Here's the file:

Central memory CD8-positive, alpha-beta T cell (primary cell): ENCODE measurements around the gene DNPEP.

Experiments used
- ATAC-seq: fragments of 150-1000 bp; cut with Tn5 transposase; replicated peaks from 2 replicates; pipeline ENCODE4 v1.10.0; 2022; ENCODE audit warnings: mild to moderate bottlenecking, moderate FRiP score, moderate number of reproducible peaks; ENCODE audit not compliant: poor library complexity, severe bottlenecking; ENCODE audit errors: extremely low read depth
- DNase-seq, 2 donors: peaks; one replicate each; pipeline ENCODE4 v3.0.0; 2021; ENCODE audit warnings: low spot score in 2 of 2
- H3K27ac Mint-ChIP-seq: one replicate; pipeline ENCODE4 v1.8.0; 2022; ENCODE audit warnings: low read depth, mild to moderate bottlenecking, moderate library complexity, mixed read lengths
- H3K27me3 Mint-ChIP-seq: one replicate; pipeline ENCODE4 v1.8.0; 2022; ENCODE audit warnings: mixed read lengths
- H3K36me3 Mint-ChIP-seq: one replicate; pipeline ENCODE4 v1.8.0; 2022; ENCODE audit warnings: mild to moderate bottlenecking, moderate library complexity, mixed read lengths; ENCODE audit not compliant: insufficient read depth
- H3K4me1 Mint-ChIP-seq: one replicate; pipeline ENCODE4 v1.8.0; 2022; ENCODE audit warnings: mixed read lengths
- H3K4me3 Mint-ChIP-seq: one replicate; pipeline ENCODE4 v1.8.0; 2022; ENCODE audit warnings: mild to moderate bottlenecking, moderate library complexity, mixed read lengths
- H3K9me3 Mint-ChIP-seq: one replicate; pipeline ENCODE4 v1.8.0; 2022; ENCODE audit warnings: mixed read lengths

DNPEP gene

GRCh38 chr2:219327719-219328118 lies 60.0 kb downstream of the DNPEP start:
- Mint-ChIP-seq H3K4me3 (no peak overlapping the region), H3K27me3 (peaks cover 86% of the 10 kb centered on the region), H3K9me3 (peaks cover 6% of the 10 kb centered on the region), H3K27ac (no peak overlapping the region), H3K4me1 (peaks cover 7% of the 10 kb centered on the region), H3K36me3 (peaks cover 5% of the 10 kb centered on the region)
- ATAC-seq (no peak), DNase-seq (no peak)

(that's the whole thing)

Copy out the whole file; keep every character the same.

Central memory CD8-positive, alpha-beta T cell (primary cell): ENCODE measurements around the gene DNPEP.

Experiments used
- ATAC-seq: fragments of 150-1000 bp; cut with Tn5 transposase; replicated peaks from 2 replicates; pipeline ENCODE4 v1.10.0; 2022; ENCODE audit warnings: mild to moderate bottlenecking, moderate FRiP score, moderate number of reproducible peaks; ENCODE audit not compliant: poor library complexity, severe bottlenecking; ENCODE audit errors: extremely low read depth
- DNase-seq, 2 donors: peaks; one replicate each; pipeline ENCODE4 v3.0.0; 2021; ENCODE audit warnings: low spot score in 2 of 2
- H3K27ac Mint-ChIP-seq: one replicate; pipeline ENCODE4 v1.8.0; 2022; ENCODE audit warnings: low read depth, mild to moderate bottlenecking, moderate library complexity, mixed read lengths
- H3K27me3 Mint-ChIP-seq: one replicate; pipeline ENCODE4 v1.8.0; 2022; ENCODE audit warnings: mixed read lengths
- H3K36me3 Mint-ChIP-seq: one replicate; pipeline ENCODE4 v1.8.0; 2022; ENCODE audit warnings: mild to moderate bottlenecking, moderate library complexity, mixed read lengths; ENCODE audit not compliant: insufficient read depth
- H3K4me1 Mint-ChIP-seq: one replicate; pipeline ENCODE4 v1.8.0; 2022; ENCODE audit warnings: mixed read lengths
- H3K4me3 Mint-ChIP-seq: one replicate; pipeline ENCODE4 v1.8.0; 2022; ENCODE audit warnings: mild to moderate bottlenecking, moderate library complexity, mixed read lengths
- H3K9me3 Mint-ChIP-seq: one replicate; pipeline ENCODE4 v1.8.0; 2022; ENCODE audit warnings: mixed read lengths

DNPEP gene

GRCh38 chr2:219327719-219328118 lies 60.0 kb downstream of the DNPEP start:
- Mint-ChIP-seq H3K4me3 (no peak overlapping the region), H3K27me3 (peaks cover 86% of the 10 kb centered on the region), H3K9me3 (peaks cover 6% of the 10 kb centered on the region), H3K27ac (no peak overlapping the region), H3K4me1 (peaks cover 7% of the 10 kb centered on the region), H3K36me3 (peaks cover 5% of the 10 kb centered on the region)
- ATAC-seq (no peak), DNase-seq (no peak)